Through the past year the Haldane Society, along with many others, has been doing everything in our power to resist the Coalition’s attacks to legal aid. Employment law has been an important if subsidiary part of this story. Even before the Legal Aid and Sentencing and Punishment of Offenders Act 2012 (LASPO) was passed there was no provision for representation at the Employment Tribunal to be funded by legal aid. With the Act, things get worse: legal help is removed from unfair dismissal and wages claims and remains only for discrimination claims.
But for the claimant-focussed employment solicitor contemplating the ruins of her career, LASPO is far from the worst culprit. April 2012 saw the extension of the qualifying period for unfair dismissal from one to two years, the removal of Tribunal panellists from unfair dismissal cases (now heard by a sole Judge) and the doubling of the amount of costs orders (a favourite threat of Respondent representatives to unrepresented Claimants, especially ones with a strong case).
The Coalition’s plans for employment law remain subject to refinement but we can anticipate the weakening of the employee’s protections on transfer of employment, the emasculation of the employer’s duty to consult in collective redundancies, and fees of between £400 and £1500 for Tribunal hearings (in a jurisdiction which has never required fees) to be paid by Claimants, not employers.
What, if anything can be done? The primary task must be to encourage voters to complain in large numbers. The Haldane Society is playing its part, by touring trades councils and trade union branches, speaking to the proposed changes, and attempting to rally the sort of public revulsion that is necessary to cause the Coalition to think again. Indeed if there any trade unionists reading this who would like to invite us to speak at a meeting, we would be happy to do so. You can approach the Society via our Secretaries, email@example.com and firstname.lastname@example.org.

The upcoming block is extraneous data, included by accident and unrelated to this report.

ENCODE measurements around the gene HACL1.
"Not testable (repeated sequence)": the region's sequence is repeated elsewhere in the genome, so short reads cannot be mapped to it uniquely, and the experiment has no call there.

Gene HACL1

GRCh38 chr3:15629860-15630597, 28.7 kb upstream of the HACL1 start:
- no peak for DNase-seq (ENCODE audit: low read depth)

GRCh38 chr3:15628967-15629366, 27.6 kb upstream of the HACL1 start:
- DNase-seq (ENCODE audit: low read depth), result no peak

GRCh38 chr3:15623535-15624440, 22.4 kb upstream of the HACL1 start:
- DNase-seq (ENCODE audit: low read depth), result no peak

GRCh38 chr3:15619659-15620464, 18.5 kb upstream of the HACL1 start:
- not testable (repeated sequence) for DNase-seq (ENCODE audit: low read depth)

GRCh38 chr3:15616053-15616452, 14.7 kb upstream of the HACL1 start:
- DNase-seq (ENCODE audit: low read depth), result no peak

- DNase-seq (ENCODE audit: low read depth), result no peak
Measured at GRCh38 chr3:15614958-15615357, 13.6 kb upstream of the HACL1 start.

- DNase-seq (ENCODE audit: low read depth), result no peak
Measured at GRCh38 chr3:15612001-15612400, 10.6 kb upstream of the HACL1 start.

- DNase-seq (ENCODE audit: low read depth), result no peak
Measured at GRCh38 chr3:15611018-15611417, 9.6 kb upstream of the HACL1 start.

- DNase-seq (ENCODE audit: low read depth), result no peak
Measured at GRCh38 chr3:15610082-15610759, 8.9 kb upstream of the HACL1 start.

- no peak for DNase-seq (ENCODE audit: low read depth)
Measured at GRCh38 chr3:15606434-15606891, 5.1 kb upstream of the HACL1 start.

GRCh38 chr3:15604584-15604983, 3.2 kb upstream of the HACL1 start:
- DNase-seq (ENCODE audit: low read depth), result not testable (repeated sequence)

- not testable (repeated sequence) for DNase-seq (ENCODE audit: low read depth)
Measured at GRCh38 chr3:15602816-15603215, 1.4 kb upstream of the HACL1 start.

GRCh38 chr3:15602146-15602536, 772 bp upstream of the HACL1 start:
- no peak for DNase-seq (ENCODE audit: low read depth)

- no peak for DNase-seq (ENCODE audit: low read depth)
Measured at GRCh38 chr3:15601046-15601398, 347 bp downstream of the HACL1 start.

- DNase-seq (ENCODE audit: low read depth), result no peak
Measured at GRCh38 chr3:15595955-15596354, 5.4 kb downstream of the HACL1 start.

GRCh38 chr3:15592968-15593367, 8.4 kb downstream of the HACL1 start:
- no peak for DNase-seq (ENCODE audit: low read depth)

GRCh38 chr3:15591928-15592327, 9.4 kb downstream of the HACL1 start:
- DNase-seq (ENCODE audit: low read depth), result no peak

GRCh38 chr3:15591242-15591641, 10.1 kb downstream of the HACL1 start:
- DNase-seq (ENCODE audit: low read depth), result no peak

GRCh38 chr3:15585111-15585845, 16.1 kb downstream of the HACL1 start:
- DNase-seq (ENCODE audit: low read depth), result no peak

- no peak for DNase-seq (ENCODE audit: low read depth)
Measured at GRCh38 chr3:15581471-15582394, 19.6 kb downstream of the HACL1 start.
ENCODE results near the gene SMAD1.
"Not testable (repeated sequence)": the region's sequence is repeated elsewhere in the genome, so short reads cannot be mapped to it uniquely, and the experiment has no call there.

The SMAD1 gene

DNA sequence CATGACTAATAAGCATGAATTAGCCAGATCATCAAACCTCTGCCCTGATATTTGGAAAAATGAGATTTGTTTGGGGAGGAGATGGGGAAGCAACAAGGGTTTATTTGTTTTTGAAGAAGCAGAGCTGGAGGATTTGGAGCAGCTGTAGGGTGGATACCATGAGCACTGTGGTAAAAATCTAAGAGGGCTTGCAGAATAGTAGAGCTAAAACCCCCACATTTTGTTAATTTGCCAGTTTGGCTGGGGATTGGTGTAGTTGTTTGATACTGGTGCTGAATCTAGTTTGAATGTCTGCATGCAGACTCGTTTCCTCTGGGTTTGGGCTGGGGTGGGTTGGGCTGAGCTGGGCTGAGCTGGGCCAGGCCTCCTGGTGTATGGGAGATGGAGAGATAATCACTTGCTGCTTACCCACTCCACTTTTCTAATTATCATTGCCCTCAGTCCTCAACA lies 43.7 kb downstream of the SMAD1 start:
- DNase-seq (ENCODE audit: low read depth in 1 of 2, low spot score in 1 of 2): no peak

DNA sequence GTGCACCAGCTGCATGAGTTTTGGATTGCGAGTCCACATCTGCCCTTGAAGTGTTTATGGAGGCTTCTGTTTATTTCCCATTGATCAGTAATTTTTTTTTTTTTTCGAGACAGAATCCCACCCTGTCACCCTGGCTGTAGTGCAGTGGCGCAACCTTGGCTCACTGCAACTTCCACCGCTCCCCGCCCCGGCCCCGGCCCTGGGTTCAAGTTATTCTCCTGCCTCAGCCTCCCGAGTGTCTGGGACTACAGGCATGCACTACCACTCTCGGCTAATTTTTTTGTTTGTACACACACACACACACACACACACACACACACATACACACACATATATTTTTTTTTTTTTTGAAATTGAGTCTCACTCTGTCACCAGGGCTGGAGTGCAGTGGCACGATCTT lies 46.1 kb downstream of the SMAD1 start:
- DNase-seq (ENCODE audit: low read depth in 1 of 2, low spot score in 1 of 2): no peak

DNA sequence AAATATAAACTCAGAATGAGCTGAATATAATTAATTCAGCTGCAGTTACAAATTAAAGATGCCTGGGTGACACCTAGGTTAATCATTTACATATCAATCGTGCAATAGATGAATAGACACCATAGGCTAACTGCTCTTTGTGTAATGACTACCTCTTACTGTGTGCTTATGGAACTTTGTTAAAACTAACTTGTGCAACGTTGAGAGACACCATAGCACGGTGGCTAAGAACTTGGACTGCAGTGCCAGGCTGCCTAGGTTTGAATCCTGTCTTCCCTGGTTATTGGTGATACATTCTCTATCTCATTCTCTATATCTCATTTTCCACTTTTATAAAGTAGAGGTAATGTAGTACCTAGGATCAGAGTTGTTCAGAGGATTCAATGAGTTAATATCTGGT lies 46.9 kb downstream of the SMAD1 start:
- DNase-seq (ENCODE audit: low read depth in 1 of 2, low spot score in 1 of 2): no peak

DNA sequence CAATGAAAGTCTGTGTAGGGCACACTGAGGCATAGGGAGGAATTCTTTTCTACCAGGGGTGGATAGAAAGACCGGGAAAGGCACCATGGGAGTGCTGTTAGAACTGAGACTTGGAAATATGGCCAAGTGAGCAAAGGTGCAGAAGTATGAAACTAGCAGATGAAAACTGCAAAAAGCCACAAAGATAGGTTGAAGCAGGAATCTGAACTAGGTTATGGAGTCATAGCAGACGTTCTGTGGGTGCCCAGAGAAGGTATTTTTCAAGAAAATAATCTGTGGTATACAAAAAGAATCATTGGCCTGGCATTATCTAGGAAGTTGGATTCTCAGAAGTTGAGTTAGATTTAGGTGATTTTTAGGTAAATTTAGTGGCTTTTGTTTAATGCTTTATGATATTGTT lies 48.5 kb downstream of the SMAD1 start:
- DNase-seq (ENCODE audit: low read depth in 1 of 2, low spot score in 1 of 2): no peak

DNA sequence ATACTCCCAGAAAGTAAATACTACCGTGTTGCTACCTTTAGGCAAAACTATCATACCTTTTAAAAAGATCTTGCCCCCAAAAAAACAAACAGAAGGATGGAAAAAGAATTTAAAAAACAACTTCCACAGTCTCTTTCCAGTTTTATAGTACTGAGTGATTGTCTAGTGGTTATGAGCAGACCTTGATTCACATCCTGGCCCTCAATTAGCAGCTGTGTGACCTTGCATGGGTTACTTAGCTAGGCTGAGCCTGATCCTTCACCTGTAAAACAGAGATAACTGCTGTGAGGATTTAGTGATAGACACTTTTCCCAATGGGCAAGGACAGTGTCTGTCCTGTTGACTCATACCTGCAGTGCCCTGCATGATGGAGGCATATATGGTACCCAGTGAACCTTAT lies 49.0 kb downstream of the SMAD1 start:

It may be that some senior trade unionists are at last starting to consider a collective response. If so, this is not before time. Not only are individual claimants in the Coalition’s firing sights, so undoubtedly are the unions themselves.
Most trade unions have a legal budget, which has to cover more than just Tribunal claims, of around £10 per member per year. If it would take 150 members’ contributions to cover the cost of just issuing a claim, let alone doing initial work on it, or still less representing the member at a full hearing, then we are reaching the point where unions might no longer be able to offer representation to their members.
For many years, unions have marketed themselves to potential members on the basis of benefits including protection, amounting to legal insurance, where a worker is dismissed. But the Coalition’s reforms will price unions out of the game.
One question we are often asked is whether any of these measures, particularly fees, could be challenged by judicial review? On the face of it yes: the fees are high, and will have a discriminatory impact. Unions have co-funded JRs before (as in 2003, over the Sexual Orientation Regulations). But time is running out.
A version of this article first appeared in the July 2012 edition of Socialist Lawyer, the magazine of the Haldane Society of Socialist Lawyers